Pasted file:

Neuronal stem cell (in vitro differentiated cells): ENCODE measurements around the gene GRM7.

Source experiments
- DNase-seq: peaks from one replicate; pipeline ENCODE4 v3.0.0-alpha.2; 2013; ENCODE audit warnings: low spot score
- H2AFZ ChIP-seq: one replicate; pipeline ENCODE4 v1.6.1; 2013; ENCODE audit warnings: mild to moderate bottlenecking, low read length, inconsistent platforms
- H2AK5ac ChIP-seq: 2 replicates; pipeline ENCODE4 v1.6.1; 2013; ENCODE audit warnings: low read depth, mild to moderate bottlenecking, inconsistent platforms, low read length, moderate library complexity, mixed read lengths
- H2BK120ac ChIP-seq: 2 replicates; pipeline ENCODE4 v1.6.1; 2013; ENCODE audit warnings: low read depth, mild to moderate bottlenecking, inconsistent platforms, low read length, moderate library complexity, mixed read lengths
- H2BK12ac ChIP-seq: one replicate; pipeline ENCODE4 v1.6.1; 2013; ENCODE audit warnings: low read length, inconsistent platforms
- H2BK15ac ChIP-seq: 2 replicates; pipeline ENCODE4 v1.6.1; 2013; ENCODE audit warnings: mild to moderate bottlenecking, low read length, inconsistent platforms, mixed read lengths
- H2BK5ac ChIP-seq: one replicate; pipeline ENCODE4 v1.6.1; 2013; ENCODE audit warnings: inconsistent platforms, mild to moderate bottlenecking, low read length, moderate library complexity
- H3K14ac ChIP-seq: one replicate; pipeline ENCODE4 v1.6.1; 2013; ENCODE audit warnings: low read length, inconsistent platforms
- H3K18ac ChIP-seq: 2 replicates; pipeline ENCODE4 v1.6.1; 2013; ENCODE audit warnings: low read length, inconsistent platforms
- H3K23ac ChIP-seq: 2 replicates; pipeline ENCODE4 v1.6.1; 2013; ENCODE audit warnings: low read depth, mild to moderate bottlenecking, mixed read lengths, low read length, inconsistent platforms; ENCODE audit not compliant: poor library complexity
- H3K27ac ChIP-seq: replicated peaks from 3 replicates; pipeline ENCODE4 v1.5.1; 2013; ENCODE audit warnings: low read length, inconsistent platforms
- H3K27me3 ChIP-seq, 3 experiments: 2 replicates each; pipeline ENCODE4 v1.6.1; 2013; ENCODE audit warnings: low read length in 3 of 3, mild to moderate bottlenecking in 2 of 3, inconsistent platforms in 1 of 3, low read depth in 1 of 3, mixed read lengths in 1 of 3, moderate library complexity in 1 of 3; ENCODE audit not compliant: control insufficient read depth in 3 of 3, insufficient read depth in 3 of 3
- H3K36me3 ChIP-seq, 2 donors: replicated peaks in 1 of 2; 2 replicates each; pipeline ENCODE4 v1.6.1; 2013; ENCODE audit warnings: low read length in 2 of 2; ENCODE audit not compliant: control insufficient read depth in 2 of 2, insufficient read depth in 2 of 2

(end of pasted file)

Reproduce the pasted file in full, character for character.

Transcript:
Neuronal stem cell (in vitro differentiated cells): ENCODE measurements around the gene GRM7.

Source experiments
- DNase-seq: peaks from one replicate; pipeline ENCODE4 v3.0.0-alpha.2; 2013; ENCODE audit warnings: low spot score
- H2AFZ ChIP-seq: one replicate; pipeline ENCODE4 v1.6.1; 2013; ENCODE audit warnings: mild to moderate bottlenecking, low read length, inconsistent platforms
- H2AK5ac ChIP-seq: 2 replicates; pipeline ENCODE4 v1.6.1; 2013; ENCODE audit warnings: low read depth, mild to moderate bottlenecking, inconsistent platforms, low read length, moderate library complexity, mixed read lengths
- H2BK120ac ChIP-seq: 2 replicates; pipeline ENCODE4 v1.6.1; 2013; ENCODE audit warnings: low read depth, mild to moderate bottlenecking, inconsistent platforms, low read length, moderate library complexity, mixed read lengths
- H2BK12ac ChIP-seq: one replicate; pipeline ENCODE4 v1.6.1; 2013; ENCODE audit warnings: low read length, inconsistent platforms
- H2BK15ac ChIP-seq: 2 replicates; pipeline ENCODE4 v1.6.1; 2013; ENCODE audit warnings: mild to moderate bottlenecking, low read length, inconsistent platforms, mixed read lengths
- H2BK5ac ChIP-seq: one replicate; pipeline ENCODE4 v1.6.1; 2013; ENCODE audit warnings: inconsistent platforms, mild to moderate bottlenecking, low read length, moderate library complexity
- H3K14ac ChIP-seq: one replicate; pipeline ENCODE4 v1.6.1; 2013; ENCODE audit warnings: low read length, inconsistent platforms
- H3K18ac ChIP-seq: 2 replicates; pipeline ENCODE4 v1.6.1; 2013; ENCODE audit warnings: low read length, inconsistent platforms
- H3K23ac ChIP-seq: 2 replicates; pipeline ENCODE4 v1.6.1; 2013; ENCODE audit warnings: low read depth, mild to moderate bottlenecking, mixed read lengths, low read length, inconsistent platforms; ENCODE audit not compliant: poor library complexity
- H3K27ac ChIP-seq: replicated peaks from 3 replicates; pipeline ENCODE4 v1.5.1; 2013; ENCODE audit warnings: low read length, inconsistent platforms
- H3K27me3 ChIP-seq, 3 experiments: 2 replicates each; pipeline ENCODE4 v1.6.1; 2013; ENCODE audit warnings: low read length in 3 of 3, mild to moderate bottlenecking in 2 of 3, inconsistent platforms in 1 of 3, low read depth in 1 of 3, mixed read lengths in 1 of 3, moderate library complexity in 1 of 3; ENCODE audit not compliant: control insufficient read depth in 3 of 3, insufficient read depth in 3 of 3
- H3K36me3 ChIP-seq, 2 donors: replicated peaks in 1 of 2; 2 replicates each; pipeline ENCODE4 v1.6.1; 2013; ENCODE audit warnings: low read length in 2 of 2; ENCODE audit not compliant: control insufficient read depth in 2 of 2, insufficient read depth in 2 of 2